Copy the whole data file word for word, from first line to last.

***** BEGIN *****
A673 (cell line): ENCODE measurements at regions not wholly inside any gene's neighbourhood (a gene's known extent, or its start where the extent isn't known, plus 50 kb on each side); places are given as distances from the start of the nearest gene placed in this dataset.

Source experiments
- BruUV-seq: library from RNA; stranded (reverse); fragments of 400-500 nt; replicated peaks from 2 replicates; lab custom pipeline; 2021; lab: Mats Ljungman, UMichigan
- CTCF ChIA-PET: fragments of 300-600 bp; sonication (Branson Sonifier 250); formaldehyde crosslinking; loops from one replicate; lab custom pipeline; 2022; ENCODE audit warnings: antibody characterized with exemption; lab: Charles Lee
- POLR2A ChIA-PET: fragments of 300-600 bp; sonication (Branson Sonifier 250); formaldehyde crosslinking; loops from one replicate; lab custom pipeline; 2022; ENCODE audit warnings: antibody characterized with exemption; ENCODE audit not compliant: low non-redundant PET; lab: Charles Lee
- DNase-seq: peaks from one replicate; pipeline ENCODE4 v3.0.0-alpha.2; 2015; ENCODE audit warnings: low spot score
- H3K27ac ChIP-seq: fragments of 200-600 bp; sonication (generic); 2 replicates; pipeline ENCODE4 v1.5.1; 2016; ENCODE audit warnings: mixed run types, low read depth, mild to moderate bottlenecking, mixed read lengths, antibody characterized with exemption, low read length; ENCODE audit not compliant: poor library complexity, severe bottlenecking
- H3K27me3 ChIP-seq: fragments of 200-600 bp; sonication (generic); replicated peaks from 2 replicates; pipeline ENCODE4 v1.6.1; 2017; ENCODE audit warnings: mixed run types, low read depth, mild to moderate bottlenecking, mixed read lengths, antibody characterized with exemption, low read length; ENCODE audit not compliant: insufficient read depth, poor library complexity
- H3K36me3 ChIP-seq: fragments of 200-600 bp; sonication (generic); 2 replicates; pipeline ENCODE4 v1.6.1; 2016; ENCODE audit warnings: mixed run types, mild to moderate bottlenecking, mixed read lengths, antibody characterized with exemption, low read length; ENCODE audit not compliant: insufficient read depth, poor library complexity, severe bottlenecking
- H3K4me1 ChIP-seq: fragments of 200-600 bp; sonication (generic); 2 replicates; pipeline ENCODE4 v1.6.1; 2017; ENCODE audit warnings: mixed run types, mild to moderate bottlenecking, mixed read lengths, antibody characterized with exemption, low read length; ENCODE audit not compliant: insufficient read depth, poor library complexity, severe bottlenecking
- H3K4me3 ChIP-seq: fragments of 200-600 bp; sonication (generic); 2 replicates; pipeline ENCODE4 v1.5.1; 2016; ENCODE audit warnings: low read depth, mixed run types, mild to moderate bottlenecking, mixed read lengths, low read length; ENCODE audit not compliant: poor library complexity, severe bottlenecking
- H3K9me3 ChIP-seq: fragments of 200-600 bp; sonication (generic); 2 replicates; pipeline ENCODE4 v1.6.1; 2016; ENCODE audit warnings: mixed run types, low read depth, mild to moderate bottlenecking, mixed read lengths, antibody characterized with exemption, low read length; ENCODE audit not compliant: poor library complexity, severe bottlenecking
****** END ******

A673 (cell line): ENCODE measurements at regions not wholly inside any gene's neighbourhood (a gene's known extent, or its start where the extent isn't known, plus 50 kb on each side); places are given as distances from the start of the nearest gene placed in this dataset.

Source experiments
- BruUV-seq: library from RNA; stranded (reverse); fragments of 400-500 nt; replicated peaks from 2 replicates; lab custom pipeline; 2021; lab: Mats Ljungman, UMichigan
- CTCF ChIA-PET: fragments of 300-600 bp; sonication (Branson Sonifier 250); formaldehyde crosslinking; loops from one replicate; lab custom pipeline; 2022; ENCODE audit warnings: antibody characterized with exemption; lab: Charles Lee
- POLR2A ChIA-PET: fragments of 300-600 bp; sonication (Branson Sonifier 250); formaldehyde crosslinking; loops from one replicate; lab custom pipeline; 2022; ENCODE audit warnings: antibody characterized with exemption; ENCODE audit not compliant: low non-redundant PET; lab: Charles Lee
- DNase-seq: peaks from one replicate; pipeline ENCODE4 v3.0.0-alpha.2; 2015; ENCODE audit warnings: low spot score
- H3K27ac ChIP-seq: fragments of 200-600 bp; sonication (generic); 2 replicates; pipeline ENCODE4 v1.5.1; 2016; ENCODE audit warnings: mixed run types, low read depth, mild to moderate bottlenecking, mixed read lengths, antibody characterized with exemption, low read length; ENCODE audit not compliant: poor library complexity, severe bottlenecking
- H3K27me3 ChIP-seq: fragments of 200-600 bp; sonication (generic); replicated peaks from 2 replicates; pipeline ENCODE4 v1.6.1; 2017; ENCODE audit warnings: mixed run types, low read depth, mild to moderate bottlenecking, mixed read lengths, antibody characterized with exemption, low read length; ENCODE audit not compliant: insufficient read depth, poor library complexity
- H3K36me3 ChIP-seq: fragments of 200-600 bp; sonication (generic); 2 replicates; pipeline ENCODE4 v1.6.1; 2016; ENCODE audit warnings: mixed run types, mild to moderate bottlenecking, mixed read lengths, antibody characterized with exemption, low read length; ENCODE audit not compliant: insufficient read depth, poor library complexity, severe bottlenecking
- H3K4me1 ChIP-seq: fragments of 200-600 bp; sonication (generic); 2 replicates; pipeline ENCODE4 v1.6.1; 2017; ENCODE audit warnings: mixed run types, mild to moderate bottlenecking, mixed read lengths, antibody characterized with exemption, low read length; ENCODE audit not compliant: insufficient read depth, poor library complexity, severe bottlenecking
- H3K4me3 ChIP-seq: fragments of 200-600 bp; sonication (generic); 2 replicates; pipeline ENCODE4 v1.5.1; 2016; ENCODE audit warnings: low read depth, mixed run types, mild to moderate bottlenecking, mixed read lengths, low read length; ENCODE audit not compliant: poor library complexity, severe bottlenecking
- H3K9me3 ChIP-seq: fragments of 200-600 bp; sonication (generic); 2 replicates; pipeline ENCODE4 v1.6.1; 2016; ENCODE audit warnings: mixed run types, low read depth, mild to moderate bottlenecking, mixed read lengths, antibody characterized with exemption, low read length; ENCODE audit not compliant: poor library complexity, severe bottlenecking